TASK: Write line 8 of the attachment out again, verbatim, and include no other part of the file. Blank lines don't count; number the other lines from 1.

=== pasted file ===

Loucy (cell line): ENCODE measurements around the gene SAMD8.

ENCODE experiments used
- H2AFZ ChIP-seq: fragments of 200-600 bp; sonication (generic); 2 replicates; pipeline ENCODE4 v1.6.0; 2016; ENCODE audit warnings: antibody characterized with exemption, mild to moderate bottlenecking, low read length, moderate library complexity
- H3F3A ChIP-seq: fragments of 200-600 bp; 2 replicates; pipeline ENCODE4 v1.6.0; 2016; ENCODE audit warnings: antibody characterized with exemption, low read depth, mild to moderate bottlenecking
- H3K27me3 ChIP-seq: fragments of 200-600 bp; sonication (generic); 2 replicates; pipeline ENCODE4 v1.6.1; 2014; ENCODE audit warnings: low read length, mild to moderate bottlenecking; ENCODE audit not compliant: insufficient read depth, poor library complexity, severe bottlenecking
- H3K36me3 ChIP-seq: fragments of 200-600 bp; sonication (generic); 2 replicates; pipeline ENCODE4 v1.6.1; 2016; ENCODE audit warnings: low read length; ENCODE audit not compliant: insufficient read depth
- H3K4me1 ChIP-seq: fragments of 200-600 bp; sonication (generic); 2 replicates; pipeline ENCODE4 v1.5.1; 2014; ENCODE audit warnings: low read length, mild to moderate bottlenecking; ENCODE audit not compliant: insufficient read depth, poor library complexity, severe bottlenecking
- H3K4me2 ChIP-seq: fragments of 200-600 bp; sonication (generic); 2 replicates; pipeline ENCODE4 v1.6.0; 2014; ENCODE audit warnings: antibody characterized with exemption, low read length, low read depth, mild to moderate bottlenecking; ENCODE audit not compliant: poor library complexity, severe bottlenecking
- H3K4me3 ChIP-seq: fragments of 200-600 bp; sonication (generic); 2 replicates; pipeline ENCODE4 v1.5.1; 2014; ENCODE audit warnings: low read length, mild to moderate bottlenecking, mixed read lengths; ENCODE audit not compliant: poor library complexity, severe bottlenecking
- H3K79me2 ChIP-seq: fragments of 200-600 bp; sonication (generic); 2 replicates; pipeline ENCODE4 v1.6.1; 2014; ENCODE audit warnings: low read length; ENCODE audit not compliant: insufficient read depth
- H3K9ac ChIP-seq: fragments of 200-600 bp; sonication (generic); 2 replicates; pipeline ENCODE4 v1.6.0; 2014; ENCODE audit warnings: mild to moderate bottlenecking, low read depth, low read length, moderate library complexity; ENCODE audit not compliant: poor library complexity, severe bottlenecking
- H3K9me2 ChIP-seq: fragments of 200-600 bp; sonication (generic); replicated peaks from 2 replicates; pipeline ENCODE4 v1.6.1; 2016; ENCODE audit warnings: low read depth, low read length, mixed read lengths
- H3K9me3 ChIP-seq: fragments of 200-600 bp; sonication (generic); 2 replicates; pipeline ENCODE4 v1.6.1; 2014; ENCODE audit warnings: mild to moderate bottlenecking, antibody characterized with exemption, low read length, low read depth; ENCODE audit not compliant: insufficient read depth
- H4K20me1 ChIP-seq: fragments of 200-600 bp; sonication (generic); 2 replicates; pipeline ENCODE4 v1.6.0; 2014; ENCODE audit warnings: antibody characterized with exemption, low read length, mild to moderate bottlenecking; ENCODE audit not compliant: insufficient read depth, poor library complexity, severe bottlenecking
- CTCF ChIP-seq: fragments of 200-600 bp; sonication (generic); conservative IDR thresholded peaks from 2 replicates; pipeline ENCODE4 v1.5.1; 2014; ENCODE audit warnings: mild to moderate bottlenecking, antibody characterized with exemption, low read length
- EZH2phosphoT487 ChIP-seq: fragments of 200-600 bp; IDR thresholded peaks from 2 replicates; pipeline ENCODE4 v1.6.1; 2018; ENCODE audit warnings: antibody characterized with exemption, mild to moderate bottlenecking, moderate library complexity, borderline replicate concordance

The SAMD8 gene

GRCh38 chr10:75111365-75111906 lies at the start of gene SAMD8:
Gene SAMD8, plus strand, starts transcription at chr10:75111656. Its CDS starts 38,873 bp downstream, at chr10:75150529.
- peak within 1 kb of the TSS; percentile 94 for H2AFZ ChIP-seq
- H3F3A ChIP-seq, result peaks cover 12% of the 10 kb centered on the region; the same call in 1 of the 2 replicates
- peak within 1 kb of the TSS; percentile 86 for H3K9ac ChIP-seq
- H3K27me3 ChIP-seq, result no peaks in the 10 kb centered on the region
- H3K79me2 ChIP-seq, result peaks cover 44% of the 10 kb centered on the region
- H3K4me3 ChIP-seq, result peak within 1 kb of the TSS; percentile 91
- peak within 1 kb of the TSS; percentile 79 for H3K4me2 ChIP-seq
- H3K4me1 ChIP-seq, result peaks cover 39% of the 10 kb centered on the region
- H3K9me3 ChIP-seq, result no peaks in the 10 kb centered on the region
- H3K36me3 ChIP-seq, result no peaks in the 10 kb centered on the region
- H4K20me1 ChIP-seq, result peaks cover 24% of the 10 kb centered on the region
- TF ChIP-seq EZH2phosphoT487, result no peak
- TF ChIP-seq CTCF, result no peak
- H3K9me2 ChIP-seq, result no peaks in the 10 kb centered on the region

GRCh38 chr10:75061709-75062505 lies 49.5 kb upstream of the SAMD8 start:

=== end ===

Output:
- H3K4me2 ChIP-seq: fragments of 200-600 bp; sonication (generic); 2 replicates; pipeline ENCODE4 v1.6.0; 2014; ENCODE audit warnings: antibody characterized with exemption, low read length, low read depth, mild to moderate bottlenecking; ENCODE audit not compliant: poor library complexity, severe bottlenecking